Talk about making a statement. Wisconsin rebounded from two tough losses against elite Big Ten teams by posting its first shutout in three years. The Badgers' 37-0 victory over Purdue Saturday was nothing short of dominant. Give Bret Bielema and his coaching staff credit for pushing the right buttons. The team looked hungry from kickoff onward, setting the tone early with an 80-yard touchdown drive and preserving the shutout late by refusing to surrender a point. This was the kind of game the Badgers of last year may have dropped or struggled to win. The inspired play Saturday, particularly from the underclassmen, reinforced the belief that there is still a lot at stake this season, and generated justifiable excitement about the future of the program.
Purdue, like many teams in the Big Ten this season, has been tough to figure. Still, it is safe to say the Boilermakers are good enough that beating them 37-0 is impressive. They are the only team in the conference that has defeated Ohio State. And they only lost by two points to an Oregon team that is perfect in Pac-10 play because of a missed extra point. Purdue had scored at least 20 points in each of its first eight games before playing the Badgers. Most importantly, this was a hot team, one that came into Madison fresh off of two Big Ten victories.
Many of us had been waiting for a Bielema-coached team to put together a truly complete game. The Badgers' first five victories of the season all ended up closer than they needed to be. Throughout Bielema's tenure at Wisconsin, the team has gotten off to its share of slow starts in games and has put its fans through plenty of well-documented collapses. On display Saturday were 60 quality minutes of football. It is an encouraging sign for a young team that has every reason to believe it can win its remaining four games, finish 10-2 and play in a very respectable bowl game.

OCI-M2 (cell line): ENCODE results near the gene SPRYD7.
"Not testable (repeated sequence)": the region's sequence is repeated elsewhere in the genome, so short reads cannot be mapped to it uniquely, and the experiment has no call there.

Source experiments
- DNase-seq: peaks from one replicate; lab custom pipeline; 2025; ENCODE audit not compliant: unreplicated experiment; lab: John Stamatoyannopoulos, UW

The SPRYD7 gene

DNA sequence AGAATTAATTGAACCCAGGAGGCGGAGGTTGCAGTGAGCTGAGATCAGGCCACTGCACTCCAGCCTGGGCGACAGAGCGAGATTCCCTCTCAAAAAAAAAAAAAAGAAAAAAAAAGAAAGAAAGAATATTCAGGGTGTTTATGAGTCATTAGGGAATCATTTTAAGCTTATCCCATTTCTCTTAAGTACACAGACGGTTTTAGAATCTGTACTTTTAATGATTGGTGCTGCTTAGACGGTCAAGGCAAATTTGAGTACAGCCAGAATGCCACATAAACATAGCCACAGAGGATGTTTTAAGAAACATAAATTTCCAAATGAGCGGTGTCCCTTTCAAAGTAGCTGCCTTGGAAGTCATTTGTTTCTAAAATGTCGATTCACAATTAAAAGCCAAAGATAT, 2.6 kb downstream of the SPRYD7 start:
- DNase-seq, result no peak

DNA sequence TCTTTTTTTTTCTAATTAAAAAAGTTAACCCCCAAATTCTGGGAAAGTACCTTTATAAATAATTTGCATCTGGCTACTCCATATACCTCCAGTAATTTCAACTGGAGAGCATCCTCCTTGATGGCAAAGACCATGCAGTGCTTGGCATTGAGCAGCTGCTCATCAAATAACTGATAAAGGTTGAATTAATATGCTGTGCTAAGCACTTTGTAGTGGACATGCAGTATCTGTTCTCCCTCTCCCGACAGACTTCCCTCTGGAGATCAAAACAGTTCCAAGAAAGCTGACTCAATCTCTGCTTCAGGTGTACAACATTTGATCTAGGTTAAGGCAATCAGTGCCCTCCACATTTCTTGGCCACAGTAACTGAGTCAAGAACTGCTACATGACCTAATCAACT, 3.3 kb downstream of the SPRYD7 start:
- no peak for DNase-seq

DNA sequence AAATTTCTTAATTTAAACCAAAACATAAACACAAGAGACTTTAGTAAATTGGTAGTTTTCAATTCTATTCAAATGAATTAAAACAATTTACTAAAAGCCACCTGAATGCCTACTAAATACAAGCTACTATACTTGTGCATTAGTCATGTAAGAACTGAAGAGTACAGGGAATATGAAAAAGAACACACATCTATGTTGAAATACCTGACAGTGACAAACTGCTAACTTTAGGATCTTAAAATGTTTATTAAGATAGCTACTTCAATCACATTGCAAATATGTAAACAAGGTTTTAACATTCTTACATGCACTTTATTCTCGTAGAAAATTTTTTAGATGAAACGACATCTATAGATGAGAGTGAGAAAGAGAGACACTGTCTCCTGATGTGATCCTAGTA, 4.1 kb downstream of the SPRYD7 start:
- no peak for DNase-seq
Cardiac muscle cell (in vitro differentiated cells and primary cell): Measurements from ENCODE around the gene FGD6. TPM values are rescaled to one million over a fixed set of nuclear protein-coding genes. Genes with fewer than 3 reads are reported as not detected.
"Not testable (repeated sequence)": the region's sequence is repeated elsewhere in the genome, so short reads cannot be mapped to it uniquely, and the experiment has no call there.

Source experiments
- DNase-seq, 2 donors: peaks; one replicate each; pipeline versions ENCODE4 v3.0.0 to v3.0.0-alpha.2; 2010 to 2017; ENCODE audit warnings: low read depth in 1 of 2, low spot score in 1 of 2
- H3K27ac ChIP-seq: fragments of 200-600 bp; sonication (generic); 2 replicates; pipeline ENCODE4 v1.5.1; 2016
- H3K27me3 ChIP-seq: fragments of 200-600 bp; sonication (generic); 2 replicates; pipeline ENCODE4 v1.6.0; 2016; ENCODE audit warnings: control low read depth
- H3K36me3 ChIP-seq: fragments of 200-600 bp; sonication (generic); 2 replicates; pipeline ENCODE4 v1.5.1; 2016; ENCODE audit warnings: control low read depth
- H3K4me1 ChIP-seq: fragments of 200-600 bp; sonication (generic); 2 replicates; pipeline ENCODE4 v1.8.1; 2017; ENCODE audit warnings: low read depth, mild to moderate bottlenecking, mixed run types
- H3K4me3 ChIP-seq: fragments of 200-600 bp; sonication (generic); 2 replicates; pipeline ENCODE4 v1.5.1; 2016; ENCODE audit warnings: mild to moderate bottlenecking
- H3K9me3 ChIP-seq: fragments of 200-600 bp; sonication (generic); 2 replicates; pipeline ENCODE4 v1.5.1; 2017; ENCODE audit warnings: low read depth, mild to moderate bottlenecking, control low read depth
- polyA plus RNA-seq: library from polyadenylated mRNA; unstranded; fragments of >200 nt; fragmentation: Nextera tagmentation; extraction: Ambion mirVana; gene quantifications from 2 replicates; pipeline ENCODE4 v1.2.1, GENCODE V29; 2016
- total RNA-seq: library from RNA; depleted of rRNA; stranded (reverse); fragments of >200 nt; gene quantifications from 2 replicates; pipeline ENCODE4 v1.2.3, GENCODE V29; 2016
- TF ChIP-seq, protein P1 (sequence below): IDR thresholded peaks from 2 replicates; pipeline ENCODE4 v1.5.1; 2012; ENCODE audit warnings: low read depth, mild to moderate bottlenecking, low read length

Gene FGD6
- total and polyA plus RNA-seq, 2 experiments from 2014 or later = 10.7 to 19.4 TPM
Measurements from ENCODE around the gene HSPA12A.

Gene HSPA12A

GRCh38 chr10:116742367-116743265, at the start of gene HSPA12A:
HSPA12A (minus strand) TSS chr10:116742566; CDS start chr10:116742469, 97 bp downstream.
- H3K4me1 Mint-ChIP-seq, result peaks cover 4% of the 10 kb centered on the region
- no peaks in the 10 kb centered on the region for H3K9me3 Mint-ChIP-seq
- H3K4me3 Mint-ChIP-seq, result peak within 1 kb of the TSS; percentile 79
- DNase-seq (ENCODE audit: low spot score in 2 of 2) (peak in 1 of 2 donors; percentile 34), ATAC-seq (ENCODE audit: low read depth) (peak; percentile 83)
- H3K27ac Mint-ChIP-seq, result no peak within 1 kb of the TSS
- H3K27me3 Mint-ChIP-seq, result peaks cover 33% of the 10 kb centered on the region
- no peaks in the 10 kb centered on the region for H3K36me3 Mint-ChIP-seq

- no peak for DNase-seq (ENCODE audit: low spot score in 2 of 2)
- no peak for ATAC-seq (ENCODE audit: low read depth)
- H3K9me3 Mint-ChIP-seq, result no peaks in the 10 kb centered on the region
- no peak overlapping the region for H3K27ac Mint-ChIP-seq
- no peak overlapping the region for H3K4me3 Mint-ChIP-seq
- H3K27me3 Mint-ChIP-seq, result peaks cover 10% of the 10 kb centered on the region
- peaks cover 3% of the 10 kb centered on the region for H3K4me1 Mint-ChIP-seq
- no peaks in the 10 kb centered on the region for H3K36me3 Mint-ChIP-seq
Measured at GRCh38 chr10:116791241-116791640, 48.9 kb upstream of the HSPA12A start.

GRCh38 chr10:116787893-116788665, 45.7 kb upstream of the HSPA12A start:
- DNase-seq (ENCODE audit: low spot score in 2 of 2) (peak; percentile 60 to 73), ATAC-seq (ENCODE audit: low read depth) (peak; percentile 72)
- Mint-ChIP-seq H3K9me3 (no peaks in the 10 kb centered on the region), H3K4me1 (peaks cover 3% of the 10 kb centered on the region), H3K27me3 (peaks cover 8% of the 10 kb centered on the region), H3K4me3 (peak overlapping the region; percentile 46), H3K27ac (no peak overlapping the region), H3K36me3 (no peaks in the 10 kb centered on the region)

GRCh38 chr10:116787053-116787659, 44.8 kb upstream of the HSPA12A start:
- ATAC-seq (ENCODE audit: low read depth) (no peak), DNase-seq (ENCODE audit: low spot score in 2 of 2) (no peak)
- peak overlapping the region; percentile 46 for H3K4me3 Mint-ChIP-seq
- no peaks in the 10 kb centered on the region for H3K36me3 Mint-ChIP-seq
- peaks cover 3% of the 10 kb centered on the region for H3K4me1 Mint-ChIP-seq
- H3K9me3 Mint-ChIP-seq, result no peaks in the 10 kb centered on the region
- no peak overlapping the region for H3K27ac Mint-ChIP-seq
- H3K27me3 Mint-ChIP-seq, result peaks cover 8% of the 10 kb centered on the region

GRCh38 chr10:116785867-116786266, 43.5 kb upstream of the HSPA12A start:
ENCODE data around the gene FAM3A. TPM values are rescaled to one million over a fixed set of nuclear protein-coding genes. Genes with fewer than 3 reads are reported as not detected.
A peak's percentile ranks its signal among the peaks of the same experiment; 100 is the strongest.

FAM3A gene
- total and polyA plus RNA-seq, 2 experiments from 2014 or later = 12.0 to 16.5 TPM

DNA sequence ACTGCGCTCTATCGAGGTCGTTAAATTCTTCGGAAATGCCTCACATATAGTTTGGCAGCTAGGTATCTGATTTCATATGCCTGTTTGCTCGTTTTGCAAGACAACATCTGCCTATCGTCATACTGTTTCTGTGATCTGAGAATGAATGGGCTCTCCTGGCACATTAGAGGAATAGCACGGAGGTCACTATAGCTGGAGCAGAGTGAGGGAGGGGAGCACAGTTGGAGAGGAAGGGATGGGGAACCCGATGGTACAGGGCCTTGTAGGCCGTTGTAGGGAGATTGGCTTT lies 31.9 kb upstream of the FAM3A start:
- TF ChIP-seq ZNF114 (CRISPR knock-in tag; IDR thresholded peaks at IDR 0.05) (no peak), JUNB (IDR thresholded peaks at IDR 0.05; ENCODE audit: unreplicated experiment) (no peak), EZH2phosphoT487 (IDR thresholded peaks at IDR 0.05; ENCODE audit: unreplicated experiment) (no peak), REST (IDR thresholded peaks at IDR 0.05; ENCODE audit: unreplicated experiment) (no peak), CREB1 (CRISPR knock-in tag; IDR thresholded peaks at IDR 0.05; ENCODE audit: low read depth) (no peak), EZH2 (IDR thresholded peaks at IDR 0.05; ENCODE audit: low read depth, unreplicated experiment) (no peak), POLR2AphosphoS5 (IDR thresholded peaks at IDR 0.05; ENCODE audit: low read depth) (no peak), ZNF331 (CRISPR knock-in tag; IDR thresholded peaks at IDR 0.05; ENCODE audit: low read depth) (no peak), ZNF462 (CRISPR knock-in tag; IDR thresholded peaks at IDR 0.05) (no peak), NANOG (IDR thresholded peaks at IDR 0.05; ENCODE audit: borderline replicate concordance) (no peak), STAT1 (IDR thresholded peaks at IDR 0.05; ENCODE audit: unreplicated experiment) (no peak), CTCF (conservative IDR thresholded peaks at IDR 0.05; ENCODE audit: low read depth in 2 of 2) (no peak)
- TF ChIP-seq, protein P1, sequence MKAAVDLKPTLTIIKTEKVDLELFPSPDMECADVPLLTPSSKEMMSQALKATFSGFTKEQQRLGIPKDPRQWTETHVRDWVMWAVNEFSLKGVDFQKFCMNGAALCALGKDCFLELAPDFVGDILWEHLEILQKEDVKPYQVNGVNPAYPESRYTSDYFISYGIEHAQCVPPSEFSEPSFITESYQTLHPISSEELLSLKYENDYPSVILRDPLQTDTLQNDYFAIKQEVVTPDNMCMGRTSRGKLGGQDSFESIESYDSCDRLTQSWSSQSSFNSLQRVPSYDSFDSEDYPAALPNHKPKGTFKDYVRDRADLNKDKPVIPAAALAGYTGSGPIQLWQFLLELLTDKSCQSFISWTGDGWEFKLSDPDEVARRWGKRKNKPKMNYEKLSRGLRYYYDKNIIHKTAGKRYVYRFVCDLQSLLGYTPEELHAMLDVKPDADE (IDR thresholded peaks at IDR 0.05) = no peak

Let's take a look at Saturday's highlights:
Running game - The Badgers piled up yardage on the ground. John Clay ran for 123 yards and three touchdowns and, once again, the team took full advantage of the end-around. Tight end Lance Kendricks accumulated 91 yards on the ground on such plays, including a 54-yard scamper down the sideline. Overall, the Badgers ran for 266 yards on an impressive 53 carries. It was nice to see Wisconsin set the tone for the game by committing to the ground attack early. The team's opening drive covered 80 yards, none of which came through the air, and resulted in a touchdown.
Freshmen - Wisconsin's freshmen continue to have a remarkably positive impact on this season. Erik Smith and Montee Ball received a combined 14 carries out of the backfield. Curt Phillips got into the game at quarterback, running four times and attempting six passes. Kraig Appleton recorded his first receptions of the season and looked good. David Gilbert blocked a punt that was returned for a touchdown. Chris Borland forced and recovered yet another fumble. Gilbert and Borland, in particular, have been big-play guys on defense and on special teams throughout the year.